Alternative historical fiction has become a growing interest of mine. Every fiction writer, at one time, will ask themselves, ‘what if’, but what sets apart alternative fiction is that it takes this question one step further, exploring new trajectories for the world that might have been. The possibilities are only limited to the author’s imagination, and they do make you look at historical events in a new light.
When I hear alternative historical fiction, I immediately think of the acclaimed Roma Nova series and its architect, Alison Morton. The series is an alternative historical thriller, based on the premise that instead of the Roman Empire having collapsed, it’s thriving and ruled by women, albeit as a mini-state in the mountains. Alison has built a thoroughly detailed world incorporating her love of Roman history to create the foundation for Roma Nova.
Recently, Alison has released the seventh book in the series, CARINA! And bonus for me! It includes a Canadian angle with the Republic of Quebec. How very intriguing! Read more about CARINA further along this post.
It’s my great pleasure to welcome Alison today to talk about alternative historical fiction and the althist genre.
Take it away, Alison!
An Alternative Historical Tale
Historical fiction is a very broad church. It can include literary narratives; fictionalised accounts of historical lives; personal stories set within great events, or within a historical environment with no great event; historical romances; dual timelines; time travel, historical fantasy, historical crime, mysteries and thrillers. But there’s another way of looking at history…
Out of our television screens recently has come the story of Nazis acting deplorably; would we expect anything else from the black-uniformed, jackbooted tyrants, even in the persona of John Smith acted by Rufus Sewell? But this is not occupied Europe; we are in the New World. The Man in the High Castle has gripped our imaginations as the most horrific thing that could have happened to Western Europe/America in recent history. Of course, Robert Harris’s Fatherland gave us a ghastly vision in 1992 of the Nazis winning the Second World War, a book written only three years after the fall of the Berlin Wall. This is not real, but alternative (or alternate), history.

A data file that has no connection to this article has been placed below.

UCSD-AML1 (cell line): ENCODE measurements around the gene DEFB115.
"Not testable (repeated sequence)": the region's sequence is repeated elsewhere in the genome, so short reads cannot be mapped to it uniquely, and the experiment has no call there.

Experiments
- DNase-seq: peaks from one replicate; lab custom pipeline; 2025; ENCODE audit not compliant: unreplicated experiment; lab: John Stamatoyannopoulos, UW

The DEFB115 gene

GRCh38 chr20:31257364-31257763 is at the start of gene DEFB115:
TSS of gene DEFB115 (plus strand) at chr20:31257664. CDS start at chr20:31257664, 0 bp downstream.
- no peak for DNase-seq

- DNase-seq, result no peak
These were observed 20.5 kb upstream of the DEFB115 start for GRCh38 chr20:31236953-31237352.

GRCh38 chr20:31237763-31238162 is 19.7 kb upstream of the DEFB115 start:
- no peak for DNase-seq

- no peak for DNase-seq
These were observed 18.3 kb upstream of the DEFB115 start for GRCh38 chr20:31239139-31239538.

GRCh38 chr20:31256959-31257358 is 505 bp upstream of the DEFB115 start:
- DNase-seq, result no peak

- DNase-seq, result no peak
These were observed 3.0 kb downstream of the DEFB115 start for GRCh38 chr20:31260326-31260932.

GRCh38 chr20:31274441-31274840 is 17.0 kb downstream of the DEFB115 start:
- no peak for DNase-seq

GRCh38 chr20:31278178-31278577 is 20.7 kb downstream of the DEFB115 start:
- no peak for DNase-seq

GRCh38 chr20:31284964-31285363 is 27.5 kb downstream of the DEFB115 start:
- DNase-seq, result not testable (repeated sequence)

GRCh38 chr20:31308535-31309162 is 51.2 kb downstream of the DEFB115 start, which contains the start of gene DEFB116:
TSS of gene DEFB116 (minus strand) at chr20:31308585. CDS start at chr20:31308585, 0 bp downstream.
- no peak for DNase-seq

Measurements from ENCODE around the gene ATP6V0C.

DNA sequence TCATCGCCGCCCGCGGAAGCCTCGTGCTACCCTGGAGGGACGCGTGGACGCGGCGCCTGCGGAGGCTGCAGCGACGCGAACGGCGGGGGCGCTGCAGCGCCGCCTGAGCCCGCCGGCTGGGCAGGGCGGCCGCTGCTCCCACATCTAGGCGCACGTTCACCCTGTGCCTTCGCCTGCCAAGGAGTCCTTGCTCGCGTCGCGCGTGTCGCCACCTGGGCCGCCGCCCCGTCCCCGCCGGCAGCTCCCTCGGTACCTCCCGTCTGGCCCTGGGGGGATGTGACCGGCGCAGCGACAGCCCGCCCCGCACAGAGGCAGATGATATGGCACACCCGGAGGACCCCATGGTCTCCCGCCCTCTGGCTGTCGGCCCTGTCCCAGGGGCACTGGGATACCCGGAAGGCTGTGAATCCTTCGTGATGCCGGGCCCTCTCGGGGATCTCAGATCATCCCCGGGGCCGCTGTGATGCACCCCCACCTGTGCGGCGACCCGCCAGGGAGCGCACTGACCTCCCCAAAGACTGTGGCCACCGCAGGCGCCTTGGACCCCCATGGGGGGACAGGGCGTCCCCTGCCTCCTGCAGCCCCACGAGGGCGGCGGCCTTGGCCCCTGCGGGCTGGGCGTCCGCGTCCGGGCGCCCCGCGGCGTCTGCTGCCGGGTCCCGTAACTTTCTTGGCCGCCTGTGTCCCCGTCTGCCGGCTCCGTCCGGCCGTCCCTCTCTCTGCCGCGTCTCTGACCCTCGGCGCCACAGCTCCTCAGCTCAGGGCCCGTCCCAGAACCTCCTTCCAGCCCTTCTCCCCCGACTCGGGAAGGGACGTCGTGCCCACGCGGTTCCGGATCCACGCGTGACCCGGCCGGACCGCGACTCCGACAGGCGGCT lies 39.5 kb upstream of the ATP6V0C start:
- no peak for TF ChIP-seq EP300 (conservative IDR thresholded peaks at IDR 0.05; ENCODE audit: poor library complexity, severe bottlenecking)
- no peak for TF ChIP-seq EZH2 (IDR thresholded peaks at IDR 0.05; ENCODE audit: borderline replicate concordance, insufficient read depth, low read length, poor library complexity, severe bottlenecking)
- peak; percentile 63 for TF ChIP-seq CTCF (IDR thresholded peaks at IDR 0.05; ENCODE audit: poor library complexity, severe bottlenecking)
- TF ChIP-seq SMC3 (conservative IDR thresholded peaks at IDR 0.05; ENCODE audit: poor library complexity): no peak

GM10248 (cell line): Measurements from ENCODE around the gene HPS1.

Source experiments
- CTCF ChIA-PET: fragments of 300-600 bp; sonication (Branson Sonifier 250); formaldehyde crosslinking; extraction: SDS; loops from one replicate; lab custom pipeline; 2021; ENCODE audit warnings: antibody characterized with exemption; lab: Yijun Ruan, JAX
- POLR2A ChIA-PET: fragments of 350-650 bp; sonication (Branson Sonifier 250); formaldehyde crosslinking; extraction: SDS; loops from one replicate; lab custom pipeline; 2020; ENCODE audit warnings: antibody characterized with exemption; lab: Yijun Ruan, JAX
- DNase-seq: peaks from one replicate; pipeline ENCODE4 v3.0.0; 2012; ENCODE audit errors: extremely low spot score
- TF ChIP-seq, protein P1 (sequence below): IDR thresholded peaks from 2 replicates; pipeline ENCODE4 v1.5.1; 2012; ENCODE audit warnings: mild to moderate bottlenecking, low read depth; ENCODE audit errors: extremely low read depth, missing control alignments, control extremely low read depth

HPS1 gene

Despite current popularity, the Tudor period is not the only historical one. Neither are the Nazis the only alternative historical actors. Writers in the US enjoy speculating about the outcomes of the War of Independence or the American Civil War, the latter conflict still raising vivid echoes even today.
As France, a country with a strong sense of history, struggles to redefine its place in the world, it’s worth noting that any respectable French bookshop inevitably has a section on the ‘what if’ of Napoléon winning at Waterloo in 1815.
On the 950th anniversary of the Battle of Hastings in 1066, nine authors joined together to write eleven alternative historical stories (1066 Turned Upside Down) where the outcome was not always one where William the Conqueror succeeded.
Alternative history is nothing new.
Roman historian Livy speculated on the idea that the Romans would have eventually beaten Alexander the Great if he had lived longer and turned west to attack them (Book IX, sections 17-19 Ab urbe condita libri (The History of Rome, Titus Livius). In 1490, Joanot Martorell wrote Tirant lo Blanch about a knight who manages to fight off the invading Ottoman armies of Mehmet II and saves Constantinople from Islamic conquest. This was written when the Fall of Constantinople in 1453 was still a traumatic memory for Christian Europe.
So what is althist?
It’s a speculative genre with two parents – history and science fiction. Its fiction can sit anywhere along a sliding scale from the well-researched counter-factual following historical logic and methodology to the completely bonkers story designed only to be cool. I explain the types in full detail here; I stand at the historical end because I’m a historian as well as a thriller writer.
As with any historical fiction, good world building is crucial. To be plausible and consistent, a writer must have worked out with historical logic how life in the alternative timeline looks, feels and smells. A good general knowledge of history is essential as well as a strong imagination!
Like any genre there are conventions for althist stories:
- the event that turned history from the path we know – the point of divergence – must be in the past.
- the new timeline follows a different path forever – there is no going back.
- stories should show the ramifications of the divergence and how the new reality functions.